My old lunch bag made of oilcloth (a kind of lightweight vinyl) served me well for about a year, but even good things must come to an end! In this case, oil from my hands disintegrated the vinyl grips, while occasional heavy lunches took out the bottom corners. So I came home from work one day, shook my head, and pulled it apart to make a new one!
An upcoming murder-mystery dinner, set in the year 1919, offers me an opportunity to pursue several desirable ends, viz. to dress my friend, to use up some stash, and to practice draping!
Dressing my friend is like dressing my sister... when I care about someone, I want to dress them! I think of Proverbs 31: 21: "When it snows, she has no fear for her household; for all of them are clothed in scarlet." "Scarlet" is not a reference to color in this verse, but to the fine woolen cloth called scarlet in the Middle Ages, which was often dyed scarlet in color, but not necessarily. So the Proverbs 31 woman isn't just dressing her family in red, she's dressing her family warmly as a sign of her love and a product of her industry. Wrapping people in nice clothes is such a potent signifier, isn't it?
Of course, if I can also use up some of my stash and reclaim my room, all the better! And I do need practice draping clothes on a dress form.
One day I looked at my undergarments and said to myself, "Self," says I, "I need a new petticoat...!"
I have several serviceable slips, one crinoline, and a vintage nylon petticoat, already. The vintage one is a joy to wear, a soft apricot color with a delightful froth of ruffles around my knees, but it's also torn and mended in many places, and is too long for a lot of my skirts. (Luckily, I know how to make it work.) The crinoline does its job, but without the lovely ruffles and softness I like. What's needed is something like the vintage one, but shorter, to wear with my shorter skirts. And I do have a stash that needs busting!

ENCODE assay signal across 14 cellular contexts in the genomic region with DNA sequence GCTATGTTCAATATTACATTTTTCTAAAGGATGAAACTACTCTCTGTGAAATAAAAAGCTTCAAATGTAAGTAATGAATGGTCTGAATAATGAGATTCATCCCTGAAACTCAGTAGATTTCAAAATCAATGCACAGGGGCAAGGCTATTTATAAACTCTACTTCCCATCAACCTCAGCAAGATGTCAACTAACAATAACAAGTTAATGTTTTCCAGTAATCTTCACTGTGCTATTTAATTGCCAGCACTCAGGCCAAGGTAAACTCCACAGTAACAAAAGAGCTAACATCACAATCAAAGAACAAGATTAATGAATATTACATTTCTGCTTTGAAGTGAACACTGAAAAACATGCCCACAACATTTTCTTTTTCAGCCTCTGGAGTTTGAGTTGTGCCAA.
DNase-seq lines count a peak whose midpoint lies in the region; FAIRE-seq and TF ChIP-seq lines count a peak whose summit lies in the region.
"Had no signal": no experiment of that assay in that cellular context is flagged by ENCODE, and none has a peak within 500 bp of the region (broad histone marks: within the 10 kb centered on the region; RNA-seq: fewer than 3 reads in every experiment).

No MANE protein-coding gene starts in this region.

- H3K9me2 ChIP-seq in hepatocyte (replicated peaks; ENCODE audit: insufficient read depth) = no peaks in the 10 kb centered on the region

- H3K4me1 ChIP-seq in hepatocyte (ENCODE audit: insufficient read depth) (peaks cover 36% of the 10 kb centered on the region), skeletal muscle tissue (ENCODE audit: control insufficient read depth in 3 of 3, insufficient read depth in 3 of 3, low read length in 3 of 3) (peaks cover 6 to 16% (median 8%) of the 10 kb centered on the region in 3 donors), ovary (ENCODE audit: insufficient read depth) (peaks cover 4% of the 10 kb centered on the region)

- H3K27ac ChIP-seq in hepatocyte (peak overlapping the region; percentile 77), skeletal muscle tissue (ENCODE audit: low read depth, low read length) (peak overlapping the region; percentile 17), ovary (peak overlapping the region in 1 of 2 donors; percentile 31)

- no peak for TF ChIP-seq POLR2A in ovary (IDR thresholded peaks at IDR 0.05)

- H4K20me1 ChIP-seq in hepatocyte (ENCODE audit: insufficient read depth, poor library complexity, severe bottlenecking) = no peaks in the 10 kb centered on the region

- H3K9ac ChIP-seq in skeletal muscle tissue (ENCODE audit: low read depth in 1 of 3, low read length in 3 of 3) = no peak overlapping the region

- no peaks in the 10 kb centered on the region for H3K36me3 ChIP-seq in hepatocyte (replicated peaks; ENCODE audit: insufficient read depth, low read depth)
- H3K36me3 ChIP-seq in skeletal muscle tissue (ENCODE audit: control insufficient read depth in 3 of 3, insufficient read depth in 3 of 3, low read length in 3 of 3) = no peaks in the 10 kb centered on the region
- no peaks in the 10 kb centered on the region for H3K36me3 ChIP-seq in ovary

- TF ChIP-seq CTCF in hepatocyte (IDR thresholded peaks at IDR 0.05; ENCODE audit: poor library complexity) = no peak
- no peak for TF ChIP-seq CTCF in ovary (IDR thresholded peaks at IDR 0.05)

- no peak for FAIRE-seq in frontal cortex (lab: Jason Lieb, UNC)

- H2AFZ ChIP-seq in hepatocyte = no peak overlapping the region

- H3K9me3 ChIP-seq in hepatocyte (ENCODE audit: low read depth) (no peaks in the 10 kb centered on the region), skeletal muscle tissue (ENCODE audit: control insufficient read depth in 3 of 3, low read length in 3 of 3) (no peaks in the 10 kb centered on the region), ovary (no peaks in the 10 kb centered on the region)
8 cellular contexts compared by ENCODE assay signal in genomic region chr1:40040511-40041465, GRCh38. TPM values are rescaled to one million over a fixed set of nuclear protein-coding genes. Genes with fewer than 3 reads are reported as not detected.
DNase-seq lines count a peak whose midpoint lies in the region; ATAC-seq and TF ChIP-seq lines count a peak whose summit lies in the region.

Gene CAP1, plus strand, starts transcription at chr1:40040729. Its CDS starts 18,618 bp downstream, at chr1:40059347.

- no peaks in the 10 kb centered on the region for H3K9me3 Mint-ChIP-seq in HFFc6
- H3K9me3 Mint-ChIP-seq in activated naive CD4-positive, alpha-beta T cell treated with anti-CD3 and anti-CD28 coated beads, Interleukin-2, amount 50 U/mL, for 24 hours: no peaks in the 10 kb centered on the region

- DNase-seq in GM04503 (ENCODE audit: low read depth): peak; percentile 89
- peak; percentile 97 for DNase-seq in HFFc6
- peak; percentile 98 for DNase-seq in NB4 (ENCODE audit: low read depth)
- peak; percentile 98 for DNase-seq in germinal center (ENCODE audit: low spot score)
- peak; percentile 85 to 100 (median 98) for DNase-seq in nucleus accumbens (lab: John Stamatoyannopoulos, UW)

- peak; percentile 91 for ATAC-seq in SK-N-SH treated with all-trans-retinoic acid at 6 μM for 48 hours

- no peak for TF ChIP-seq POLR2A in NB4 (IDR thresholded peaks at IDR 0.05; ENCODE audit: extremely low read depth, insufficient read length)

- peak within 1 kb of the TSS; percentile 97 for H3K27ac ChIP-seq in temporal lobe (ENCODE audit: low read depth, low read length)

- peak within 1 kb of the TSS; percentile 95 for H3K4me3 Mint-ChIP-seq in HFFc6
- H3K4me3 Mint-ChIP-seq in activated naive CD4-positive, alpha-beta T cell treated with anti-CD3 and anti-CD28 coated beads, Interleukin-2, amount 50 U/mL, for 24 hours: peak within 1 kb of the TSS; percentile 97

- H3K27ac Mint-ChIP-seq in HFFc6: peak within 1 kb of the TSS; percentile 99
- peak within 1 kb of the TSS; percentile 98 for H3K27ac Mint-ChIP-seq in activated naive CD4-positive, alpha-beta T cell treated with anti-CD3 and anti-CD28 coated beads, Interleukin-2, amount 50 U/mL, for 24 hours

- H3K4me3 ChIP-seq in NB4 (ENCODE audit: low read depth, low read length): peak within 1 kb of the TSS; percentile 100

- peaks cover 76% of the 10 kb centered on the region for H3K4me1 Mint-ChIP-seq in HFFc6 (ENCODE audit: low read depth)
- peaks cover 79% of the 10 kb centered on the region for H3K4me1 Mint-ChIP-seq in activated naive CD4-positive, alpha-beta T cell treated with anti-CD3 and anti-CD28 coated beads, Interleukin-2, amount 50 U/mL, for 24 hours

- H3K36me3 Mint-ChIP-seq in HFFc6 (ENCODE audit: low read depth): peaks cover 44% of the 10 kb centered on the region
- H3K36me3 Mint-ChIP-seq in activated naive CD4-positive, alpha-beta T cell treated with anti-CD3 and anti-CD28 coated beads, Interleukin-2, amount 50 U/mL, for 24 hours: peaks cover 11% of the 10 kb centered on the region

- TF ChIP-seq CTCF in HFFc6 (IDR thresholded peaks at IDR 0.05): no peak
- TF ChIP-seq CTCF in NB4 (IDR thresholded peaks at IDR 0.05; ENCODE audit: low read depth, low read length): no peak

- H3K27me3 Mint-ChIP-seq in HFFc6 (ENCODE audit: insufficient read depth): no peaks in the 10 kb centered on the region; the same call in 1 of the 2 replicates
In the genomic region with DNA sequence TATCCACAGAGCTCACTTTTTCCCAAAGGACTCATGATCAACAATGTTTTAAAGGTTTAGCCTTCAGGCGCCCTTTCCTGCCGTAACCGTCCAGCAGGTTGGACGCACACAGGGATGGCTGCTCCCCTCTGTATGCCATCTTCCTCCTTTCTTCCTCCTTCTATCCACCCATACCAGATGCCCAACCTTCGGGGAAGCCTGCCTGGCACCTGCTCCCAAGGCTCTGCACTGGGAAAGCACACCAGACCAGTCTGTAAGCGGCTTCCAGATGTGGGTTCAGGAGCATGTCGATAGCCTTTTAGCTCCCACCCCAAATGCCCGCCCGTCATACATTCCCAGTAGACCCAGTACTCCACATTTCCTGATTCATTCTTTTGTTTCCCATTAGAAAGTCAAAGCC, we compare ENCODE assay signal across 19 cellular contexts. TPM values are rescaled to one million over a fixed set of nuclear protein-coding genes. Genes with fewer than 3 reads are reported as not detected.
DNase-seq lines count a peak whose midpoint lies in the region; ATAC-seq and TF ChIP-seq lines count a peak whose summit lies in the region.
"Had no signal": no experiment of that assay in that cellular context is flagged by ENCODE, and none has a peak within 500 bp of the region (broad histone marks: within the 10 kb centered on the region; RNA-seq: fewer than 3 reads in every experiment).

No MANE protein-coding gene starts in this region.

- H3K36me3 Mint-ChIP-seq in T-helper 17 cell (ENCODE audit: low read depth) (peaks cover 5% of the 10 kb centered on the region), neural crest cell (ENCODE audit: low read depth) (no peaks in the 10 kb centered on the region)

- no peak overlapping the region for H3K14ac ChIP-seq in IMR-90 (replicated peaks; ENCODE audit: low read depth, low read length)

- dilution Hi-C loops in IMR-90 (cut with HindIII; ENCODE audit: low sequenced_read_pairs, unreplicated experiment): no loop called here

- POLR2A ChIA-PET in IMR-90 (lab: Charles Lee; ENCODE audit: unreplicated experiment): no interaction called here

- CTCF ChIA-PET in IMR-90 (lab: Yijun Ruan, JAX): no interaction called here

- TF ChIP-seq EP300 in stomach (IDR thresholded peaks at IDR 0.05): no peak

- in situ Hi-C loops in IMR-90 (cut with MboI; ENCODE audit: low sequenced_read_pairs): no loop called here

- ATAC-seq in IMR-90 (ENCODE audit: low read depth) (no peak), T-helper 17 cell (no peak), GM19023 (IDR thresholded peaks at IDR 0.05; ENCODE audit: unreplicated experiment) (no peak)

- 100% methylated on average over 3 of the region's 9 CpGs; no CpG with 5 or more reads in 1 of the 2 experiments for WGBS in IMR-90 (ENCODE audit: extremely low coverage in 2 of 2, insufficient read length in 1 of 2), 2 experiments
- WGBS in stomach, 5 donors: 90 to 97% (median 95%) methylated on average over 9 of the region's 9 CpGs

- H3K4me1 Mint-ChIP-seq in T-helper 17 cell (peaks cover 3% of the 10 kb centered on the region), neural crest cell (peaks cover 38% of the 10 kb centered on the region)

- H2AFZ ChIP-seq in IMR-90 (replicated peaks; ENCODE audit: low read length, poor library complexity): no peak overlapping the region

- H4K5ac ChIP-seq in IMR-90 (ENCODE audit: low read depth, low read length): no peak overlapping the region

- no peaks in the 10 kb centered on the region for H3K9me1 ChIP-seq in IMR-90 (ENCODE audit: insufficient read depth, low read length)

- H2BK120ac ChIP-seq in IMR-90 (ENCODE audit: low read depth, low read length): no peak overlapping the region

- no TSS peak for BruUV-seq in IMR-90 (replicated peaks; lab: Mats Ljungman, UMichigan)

So I dig around in my whites and pull out some white sheer curtain fabric, white lace from a wedding gown skirt, and white nylon tricot from an old nightgown.
I have a friend with cervical spine damage who is always on the hunt for the perfect pillow. She asked me if I could make one for her that had the following qualities:
Today's post is about Yoko Saito's artwork, and about a skirt I made recently, from the same stash and pattern as the A-line of last week. It includes a strip of bias-cut wool in very soft taupe colors, appliqued onto a darker wool using Yoko Saito's instructions, so I've taken to calling it my Yoko Saito skirt!
Yoko Saito is a famous quilter. Her work is very Japanese in its sensibilities: subtle colors, subtly combined, with impeccable stitching and attention to minute detail. There are three elements which come together to make a Yoko Saito quilt really distinctive to me: the taupe colors; the complex and often layered applique; and the hand-quilting. Doing an image search for "Yoko Saito" will give you a pretty good idea of her aesthetic; it's the kind of work that rewards close study. Be aware as you look that Saito has many students and followers who replicate her style, so not everything you see is definitely made by her; but it represents her school of quilting.
Several months ago, I had in my stash two slivers of cream-colored poly-satin. If I had to guess, someone made a wedding dress with a gored skirt, and these skinny triangles were the leftovers. I also had a few scraps of another satin, but this one less shiny, in the same color. From these, I intended to create a shirt that would match my tulip skirt, and thus be a valuable addition to my wardrobe. As to the actual result, well... it was educational!
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